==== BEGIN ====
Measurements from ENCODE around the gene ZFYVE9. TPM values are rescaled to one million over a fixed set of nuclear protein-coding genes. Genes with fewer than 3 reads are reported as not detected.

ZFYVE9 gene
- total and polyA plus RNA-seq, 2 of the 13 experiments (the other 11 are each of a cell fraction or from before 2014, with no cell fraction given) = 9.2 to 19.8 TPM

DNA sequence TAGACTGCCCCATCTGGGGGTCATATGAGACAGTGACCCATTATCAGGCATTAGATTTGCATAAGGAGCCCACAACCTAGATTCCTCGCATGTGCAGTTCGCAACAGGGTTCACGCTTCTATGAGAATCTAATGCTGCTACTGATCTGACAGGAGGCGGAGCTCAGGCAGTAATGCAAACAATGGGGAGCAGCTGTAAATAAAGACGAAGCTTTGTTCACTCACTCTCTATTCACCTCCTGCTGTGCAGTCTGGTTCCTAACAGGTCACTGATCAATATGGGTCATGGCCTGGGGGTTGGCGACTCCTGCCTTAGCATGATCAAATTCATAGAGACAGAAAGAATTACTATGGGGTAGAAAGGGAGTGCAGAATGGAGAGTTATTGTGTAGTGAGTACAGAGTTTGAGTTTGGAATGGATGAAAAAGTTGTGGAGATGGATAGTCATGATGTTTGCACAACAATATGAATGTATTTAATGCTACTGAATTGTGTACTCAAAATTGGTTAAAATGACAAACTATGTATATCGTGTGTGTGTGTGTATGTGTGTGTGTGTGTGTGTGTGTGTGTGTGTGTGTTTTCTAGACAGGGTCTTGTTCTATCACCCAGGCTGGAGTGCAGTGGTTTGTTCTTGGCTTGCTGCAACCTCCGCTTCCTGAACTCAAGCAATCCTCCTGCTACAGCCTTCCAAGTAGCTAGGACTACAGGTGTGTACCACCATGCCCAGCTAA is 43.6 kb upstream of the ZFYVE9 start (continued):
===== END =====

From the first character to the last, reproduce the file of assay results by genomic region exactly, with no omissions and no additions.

Measurements from ENCODE around the gene ZFYVE9. TPM values are rescaled to one million over a fixed set of nuclear protein-coding genes. Genes with fewer than 3 reads are reported as not detected.

ZFYVE9 gene
- total and polyA plus RNA-seq, 2 of the 13 experiments (the other 11 are each of a cell fraction or from before 2014, with no cell fraction given) = 9.2 to 19.8 TPM

DNA sequence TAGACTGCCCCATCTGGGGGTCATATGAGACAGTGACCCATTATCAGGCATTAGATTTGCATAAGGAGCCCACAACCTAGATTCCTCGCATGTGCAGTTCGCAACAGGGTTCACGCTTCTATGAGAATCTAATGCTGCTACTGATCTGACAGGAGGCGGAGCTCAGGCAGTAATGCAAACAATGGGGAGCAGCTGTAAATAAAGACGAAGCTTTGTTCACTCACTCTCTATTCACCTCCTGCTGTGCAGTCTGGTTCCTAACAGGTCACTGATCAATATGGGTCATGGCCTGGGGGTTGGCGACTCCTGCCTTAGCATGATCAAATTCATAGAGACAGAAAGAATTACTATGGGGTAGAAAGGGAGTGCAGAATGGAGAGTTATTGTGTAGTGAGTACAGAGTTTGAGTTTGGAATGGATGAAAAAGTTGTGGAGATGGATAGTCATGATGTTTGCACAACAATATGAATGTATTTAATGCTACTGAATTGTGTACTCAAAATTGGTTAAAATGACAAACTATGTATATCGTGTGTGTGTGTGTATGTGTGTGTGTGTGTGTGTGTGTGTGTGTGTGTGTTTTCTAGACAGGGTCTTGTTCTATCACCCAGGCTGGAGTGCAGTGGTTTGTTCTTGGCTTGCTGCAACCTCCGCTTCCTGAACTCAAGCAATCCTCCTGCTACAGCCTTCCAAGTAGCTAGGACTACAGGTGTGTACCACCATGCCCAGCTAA is 43.6 kb upstream of the ZFYVE9 start (continued):